David Byrne at his own website:
Our system—as evidenced by studies at Princeton University and Northwestern University and other research—is not a true representative government. The will of the majority of people in the US is not represented—except in those cases when the desires of the majority match the policies favored by the wealthy and powerful. Their interests are more often enacted into law. We, therefore, do NOT live in a democracy.
As Tim Wu points out in the New York Times, the wishes of the majority are often all but ignored:
About 75 percent of Americans favor higher taxes for the ultrawealthy. The idea of a federal law that would guarantee paid maternity leave attracts 67 percent support. Eighty-three percent favor strong net neutrality rules for broadband, and more than 60 percent want stronger privacy laws. Seventy-one percent think we should be able to buy drugs imported from Canada, and 92 percent want Medicare to negotiate for lower drug prices. The list goes on.
I saw Astra Taylor’s documentary What Is Democracy? recently, and it got me thinking—which is what this film is meant to do. It’s not a movie that hands out answers, and it never mentions “Individual 1”. I’m not an expert on any of this, but especially considering the times we live in, I have taken an amateur’s passionate interest in wondering what this thing we claim to love so much really is.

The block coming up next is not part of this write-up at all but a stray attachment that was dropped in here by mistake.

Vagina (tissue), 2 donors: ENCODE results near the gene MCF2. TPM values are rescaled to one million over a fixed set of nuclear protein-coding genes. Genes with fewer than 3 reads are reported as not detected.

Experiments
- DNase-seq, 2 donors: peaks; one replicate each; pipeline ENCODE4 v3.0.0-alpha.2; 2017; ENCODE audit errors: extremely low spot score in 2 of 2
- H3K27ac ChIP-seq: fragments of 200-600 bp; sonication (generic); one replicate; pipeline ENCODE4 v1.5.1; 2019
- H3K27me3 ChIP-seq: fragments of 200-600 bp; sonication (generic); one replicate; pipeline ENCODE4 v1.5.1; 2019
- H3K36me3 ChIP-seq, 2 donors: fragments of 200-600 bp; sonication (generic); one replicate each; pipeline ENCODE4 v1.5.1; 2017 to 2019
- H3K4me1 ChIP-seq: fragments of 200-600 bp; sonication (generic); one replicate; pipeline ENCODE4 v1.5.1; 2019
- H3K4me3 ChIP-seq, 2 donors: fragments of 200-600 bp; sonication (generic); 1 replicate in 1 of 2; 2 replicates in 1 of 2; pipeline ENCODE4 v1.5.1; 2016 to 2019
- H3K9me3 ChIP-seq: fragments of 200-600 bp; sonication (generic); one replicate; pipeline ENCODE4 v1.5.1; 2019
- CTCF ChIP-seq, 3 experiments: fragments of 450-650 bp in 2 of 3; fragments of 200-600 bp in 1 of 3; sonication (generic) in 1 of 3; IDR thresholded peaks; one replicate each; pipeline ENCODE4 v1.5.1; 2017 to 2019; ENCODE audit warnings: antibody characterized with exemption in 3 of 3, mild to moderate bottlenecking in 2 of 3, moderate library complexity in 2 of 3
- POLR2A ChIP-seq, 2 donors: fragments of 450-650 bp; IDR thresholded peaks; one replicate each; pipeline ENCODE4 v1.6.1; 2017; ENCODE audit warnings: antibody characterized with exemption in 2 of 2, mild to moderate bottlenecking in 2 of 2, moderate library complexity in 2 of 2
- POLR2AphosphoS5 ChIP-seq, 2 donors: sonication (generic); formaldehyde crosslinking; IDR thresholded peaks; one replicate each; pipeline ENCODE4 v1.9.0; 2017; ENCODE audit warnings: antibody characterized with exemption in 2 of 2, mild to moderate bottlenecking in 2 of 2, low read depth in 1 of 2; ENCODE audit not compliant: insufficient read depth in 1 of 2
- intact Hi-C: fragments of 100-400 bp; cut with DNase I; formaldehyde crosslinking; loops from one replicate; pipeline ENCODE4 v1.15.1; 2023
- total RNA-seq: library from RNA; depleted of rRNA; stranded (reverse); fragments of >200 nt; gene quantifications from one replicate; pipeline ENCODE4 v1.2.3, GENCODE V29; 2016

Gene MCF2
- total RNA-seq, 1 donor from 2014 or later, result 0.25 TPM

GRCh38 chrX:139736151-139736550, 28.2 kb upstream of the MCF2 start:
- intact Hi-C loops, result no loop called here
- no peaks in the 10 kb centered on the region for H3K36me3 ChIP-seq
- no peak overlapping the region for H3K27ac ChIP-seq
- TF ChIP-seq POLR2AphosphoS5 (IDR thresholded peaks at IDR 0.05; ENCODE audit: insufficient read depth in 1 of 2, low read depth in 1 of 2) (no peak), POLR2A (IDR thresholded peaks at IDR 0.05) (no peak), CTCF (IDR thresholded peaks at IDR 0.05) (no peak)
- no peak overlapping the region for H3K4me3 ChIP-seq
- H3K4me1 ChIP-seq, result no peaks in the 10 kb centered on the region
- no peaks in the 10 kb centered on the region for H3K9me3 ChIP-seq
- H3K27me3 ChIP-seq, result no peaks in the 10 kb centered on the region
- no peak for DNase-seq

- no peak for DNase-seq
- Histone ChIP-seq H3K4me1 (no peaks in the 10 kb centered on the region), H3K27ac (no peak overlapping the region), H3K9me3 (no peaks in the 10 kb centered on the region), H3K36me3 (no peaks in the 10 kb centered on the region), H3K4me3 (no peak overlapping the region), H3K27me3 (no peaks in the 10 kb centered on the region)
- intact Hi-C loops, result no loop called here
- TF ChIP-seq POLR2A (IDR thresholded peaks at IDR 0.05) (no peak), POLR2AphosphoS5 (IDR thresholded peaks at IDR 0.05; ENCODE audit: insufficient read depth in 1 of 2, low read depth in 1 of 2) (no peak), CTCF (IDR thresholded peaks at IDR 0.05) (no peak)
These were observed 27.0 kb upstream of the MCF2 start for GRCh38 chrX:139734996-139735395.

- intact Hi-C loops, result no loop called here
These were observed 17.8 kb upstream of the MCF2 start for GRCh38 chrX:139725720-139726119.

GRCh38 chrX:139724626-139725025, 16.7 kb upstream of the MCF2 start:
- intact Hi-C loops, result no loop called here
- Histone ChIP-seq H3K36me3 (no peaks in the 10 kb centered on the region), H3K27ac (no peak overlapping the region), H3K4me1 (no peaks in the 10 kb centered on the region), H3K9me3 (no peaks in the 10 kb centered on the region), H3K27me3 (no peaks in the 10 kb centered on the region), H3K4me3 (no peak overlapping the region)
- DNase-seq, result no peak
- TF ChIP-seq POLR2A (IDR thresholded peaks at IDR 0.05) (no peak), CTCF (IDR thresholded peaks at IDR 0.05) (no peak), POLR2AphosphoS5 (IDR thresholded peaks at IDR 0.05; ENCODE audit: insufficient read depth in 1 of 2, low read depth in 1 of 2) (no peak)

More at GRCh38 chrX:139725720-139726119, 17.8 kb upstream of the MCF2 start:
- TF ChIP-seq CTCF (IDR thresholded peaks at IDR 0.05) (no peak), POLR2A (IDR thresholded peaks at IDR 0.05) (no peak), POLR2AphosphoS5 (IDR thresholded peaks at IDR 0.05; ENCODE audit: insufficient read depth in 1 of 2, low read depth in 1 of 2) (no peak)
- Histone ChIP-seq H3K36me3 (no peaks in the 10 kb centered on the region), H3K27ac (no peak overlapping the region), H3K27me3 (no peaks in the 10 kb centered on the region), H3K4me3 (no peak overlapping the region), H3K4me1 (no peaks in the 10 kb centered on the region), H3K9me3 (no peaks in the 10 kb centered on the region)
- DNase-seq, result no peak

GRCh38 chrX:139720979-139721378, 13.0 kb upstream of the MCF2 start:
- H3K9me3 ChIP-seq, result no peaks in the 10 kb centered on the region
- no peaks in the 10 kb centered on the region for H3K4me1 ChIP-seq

Cornel West was at the screening (he also appears in the film), and he made the point that democracy alone is not going to solve our problems or lead to some of the big changes that are needed in the US or other countries. Brown v. Board of Education, the Civil Rights Act and Women’s Suffrage did not happen because they were put to a vote. In fact, West pointed out, if some of these things had been put to a vote, they probably would have been rejected. The voice of the people—which is heard via voting—needs to be coupled and linked with other institutions for the whole thing to work. The rule of law, a drive for justice, a free press…I would also venture to say that if there’s too much economic inequality, you can’t have democracy as well. In such situations, democracy is not possible.